Check for related problems: Is this design having other effects on the reliability of the program? Has it caused other bugs? (Look in the database.) Made the code harder to change? (Ask the programmers.)



Ask the sales staff: If you think that this feature is very visible, and visibly wrong, ask whether it will interfere with sales demonstrations, or add to customer resistance.



What about magazine reviews? Is this problem likely to be visible enough to be complained about by reviewers? If you think so, check your impression with someone in Marketing or PR.

You won’t get cost estimates from everyone, but you might be able to get ballpark estimates from most, along with one or two carefully considered estimates. This is enough to give you a range to present at the next project meeting, or in a follow-up to your original bug report. Notice the difference in your posture:

You’re no longer presenting your opinion that the feature is a problem. You’re presenting information collected from several parts of the company that demonstrates that this feature’s design is a problem.

You’re no longer arguing that the feature should be changed just to improve the quality. No one else in the room can posture and say that you’re being "idealistic" whereas a more pragmatic, real-world businessperson wouldn’t worry about problems like this one. Instead, you’re the one making the hard-nosed business argument, "This design is going to cost us $X in failure costs. How much will it cost to fix it?"

Your estimates are based on information from other stakeholders in this project. If you’ve fairly represented their views, you’ll get support from them, at least to the extent of them saying that you are honestly representing the data you’ve collected.

Along with arguing about individual bugs, or groups of bugs, this approach opens up opportunities for you (and other non-testers who come to realize the power of your approach) to make business cases on several other types of issues. For example:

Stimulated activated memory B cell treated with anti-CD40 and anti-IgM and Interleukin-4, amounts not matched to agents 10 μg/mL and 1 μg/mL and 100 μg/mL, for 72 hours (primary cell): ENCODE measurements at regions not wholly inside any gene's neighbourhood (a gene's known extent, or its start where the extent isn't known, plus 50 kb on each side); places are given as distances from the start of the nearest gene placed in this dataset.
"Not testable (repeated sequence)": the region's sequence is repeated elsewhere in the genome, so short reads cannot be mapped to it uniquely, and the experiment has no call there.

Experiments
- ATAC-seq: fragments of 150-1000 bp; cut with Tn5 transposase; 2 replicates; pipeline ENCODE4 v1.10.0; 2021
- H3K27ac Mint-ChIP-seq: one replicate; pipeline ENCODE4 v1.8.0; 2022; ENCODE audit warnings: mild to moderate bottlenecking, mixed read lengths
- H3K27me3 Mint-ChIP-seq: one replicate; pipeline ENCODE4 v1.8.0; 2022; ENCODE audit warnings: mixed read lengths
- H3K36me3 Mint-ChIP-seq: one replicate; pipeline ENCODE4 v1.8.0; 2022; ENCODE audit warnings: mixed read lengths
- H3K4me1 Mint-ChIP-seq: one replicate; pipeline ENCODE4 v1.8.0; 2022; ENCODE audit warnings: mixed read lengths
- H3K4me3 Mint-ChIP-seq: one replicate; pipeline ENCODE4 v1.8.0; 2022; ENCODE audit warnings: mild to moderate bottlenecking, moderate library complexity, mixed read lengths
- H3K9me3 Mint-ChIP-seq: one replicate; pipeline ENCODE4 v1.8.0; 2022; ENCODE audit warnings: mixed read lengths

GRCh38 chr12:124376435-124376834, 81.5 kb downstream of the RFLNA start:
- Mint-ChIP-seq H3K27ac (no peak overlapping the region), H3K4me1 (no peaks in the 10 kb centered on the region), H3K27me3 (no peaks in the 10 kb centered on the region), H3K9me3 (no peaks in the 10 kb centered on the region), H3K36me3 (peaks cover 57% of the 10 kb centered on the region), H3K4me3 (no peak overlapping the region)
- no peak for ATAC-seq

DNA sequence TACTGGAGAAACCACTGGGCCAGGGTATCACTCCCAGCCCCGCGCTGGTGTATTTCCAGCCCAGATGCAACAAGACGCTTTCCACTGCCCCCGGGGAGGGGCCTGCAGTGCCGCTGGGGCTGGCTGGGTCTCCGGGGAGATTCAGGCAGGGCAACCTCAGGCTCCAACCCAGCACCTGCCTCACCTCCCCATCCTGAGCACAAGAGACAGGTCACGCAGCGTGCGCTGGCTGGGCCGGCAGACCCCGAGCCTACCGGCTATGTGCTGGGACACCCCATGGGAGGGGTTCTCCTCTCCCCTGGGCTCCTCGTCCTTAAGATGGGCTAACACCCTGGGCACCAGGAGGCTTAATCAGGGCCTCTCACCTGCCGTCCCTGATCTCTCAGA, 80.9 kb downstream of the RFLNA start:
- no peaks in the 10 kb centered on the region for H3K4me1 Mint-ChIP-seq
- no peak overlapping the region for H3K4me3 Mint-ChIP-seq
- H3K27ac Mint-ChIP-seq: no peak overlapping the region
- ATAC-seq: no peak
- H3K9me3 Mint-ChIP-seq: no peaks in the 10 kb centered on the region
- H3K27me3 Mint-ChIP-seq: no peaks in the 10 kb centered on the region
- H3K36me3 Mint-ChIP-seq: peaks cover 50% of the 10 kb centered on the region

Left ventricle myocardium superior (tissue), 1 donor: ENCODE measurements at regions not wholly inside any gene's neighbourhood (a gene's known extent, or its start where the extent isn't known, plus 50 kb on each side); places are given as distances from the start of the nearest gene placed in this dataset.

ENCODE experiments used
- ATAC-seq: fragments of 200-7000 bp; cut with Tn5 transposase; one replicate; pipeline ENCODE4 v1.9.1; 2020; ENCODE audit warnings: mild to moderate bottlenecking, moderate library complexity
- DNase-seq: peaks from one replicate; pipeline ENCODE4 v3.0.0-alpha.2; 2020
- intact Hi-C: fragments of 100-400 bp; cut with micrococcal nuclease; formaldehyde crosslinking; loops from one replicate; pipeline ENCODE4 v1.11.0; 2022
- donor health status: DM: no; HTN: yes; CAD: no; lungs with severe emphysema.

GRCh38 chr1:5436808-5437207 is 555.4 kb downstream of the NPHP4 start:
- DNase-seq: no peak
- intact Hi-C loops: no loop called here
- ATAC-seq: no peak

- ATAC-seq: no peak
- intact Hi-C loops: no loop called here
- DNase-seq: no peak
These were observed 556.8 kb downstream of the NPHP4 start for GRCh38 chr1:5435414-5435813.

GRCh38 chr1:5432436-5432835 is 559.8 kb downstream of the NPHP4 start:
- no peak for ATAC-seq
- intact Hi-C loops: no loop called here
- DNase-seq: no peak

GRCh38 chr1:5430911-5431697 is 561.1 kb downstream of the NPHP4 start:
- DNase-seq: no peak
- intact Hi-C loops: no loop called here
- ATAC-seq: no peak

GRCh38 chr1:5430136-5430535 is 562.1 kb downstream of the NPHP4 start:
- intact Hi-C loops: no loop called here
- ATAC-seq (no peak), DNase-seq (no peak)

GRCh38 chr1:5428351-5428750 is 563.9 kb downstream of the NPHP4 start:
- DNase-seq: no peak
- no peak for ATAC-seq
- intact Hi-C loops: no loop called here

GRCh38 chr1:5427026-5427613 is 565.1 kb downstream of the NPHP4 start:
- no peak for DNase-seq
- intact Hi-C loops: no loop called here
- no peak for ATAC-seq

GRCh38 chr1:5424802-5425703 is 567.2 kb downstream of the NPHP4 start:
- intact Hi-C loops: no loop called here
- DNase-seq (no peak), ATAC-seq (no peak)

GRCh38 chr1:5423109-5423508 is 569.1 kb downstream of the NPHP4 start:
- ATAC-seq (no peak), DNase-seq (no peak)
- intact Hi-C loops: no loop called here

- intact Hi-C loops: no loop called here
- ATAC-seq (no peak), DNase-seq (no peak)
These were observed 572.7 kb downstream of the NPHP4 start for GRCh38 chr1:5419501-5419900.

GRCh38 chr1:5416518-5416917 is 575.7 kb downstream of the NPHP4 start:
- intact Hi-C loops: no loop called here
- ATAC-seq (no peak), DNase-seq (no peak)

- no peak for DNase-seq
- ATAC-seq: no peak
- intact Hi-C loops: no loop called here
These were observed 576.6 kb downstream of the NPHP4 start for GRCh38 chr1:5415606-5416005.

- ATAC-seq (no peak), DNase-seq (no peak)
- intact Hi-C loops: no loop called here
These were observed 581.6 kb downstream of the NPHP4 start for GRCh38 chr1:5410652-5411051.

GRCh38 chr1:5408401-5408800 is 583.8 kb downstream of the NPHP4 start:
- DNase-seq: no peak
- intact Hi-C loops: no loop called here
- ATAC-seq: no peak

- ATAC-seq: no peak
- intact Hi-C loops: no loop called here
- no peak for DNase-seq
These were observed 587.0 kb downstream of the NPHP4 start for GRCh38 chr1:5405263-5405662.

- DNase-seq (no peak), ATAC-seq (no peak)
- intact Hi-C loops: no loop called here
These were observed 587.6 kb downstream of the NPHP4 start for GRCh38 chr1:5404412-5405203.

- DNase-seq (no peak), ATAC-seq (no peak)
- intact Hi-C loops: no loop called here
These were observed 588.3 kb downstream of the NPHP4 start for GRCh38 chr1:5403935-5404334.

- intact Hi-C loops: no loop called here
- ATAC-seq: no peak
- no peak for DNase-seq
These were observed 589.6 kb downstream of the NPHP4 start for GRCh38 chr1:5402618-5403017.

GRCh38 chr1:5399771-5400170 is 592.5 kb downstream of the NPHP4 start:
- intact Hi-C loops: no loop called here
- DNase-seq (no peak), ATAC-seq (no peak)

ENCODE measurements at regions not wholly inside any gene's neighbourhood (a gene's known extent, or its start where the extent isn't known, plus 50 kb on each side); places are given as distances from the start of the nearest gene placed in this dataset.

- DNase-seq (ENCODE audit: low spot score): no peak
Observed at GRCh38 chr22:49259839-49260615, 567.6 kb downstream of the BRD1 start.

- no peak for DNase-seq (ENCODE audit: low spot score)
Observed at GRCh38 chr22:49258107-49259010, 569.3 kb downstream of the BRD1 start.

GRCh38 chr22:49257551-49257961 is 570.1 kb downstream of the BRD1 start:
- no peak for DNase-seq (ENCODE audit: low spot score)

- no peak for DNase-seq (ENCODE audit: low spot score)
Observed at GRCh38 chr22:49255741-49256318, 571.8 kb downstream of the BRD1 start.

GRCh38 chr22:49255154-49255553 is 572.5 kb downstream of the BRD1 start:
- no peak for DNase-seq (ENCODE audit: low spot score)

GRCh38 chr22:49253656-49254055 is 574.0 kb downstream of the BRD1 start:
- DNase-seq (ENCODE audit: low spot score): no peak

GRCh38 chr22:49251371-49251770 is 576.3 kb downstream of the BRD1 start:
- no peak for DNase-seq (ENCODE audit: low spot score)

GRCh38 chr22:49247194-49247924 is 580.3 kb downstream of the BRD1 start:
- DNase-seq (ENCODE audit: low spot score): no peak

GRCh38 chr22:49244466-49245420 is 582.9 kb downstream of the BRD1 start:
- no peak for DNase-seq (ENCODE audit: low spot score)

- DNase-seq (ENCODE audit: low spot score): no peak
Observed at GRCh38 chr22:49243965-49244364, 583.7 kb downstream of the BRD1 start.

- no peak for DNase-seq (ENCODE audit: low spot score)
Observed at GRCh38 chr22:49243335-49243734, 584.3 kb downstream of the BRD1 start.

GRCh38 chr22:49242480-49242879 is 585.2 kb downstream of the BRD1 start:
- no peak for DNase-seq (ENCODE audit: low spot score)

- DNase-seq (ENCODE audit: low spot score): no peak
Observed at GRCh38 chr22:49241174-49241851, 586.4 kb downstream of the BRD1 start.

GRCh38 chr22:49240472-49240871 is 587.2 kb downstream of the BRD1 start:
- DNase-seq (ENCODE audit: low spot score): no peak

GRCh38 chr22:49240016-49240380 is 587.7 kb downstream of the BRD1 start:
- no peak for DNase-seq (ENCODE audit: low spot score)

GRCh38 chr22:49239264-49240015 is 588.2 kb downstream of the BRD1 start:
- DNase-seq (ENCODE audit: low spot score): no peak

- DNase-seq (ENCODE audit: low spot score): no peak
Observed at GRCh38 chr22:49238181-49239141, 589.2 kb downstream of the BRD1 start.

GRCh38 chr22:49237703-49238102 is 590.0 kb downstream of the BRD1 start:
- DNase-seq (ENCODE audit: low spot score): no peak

The question of who should do unit testing (the programmers, the testers, or no one) can be phrased and studied as a cost-of-quality issue. The programmers might be more efficient than testers who don’t know the code, but the testers might be less expensive per hour than the programmers, and easier to recruit and train, and safer (unlike newly added programmers, new testers can’t write new bugs into the code) to add late in the project.

The depth of the user manual’s index is a cost-of-quality issue. An excellent index might cost 35 indexer-minutes per page of the manual (so a 200 page book would take over three person-weeks to index). Trade this cost against the reduction in support calls because people can find answers to their questions in the manual.

The best investment to achieve better quality might be additional training and staffing of the programming group (prevent the bugs rather than find and fix them).

You (in combination with the Documentation, Marketing, or Customer Service group) might demonstrate that the user interface must be fixed and frozen sooner because of the impact of late changes on the costs of developing documentation, packaging, marketing collaterals, training materials, and support materials.

Implementation Risks

Gryna (1988) [14] and Juran & Gryna (1980) [15] point out several problems that have caused cost-of-quality approaches to fail. I’ll mention two of the main ones here.

First, it’s unwise to try to achieve too much, too fast. For example, don’t try to apply a quality cost system to every project until you’ve applied it successfully to one project. And don’t try to measure all of the costs, because you probably can’t. [16]

Second, beware of insisting on controversial costs. Gryna (1988) [17] points out several types of costs that other managers might challenge as not being quality-related. If you include these costs in your totals (such as total cost of quality), some readers will believe that you are padding these totals, to achieve a more dramatic effect. Gryna’s advice is to not include them. This is usually wise advice, but it can lead you to underestimate your customer’s probable dissatisfaction with your product. As we see in the next section, down that road lies LawyerLand.

The Dark Side of Quality Cost Analysis

Quality Cost Analysis looks at the company’s costs, not the customer’s costs. The manufacturer and seller are definitely not the only people who suffer quality-related costs. The customer suffers quality-related costs too. If a manufacturer sells a bad product, the customer faces significant expenses in dealing with that bad product.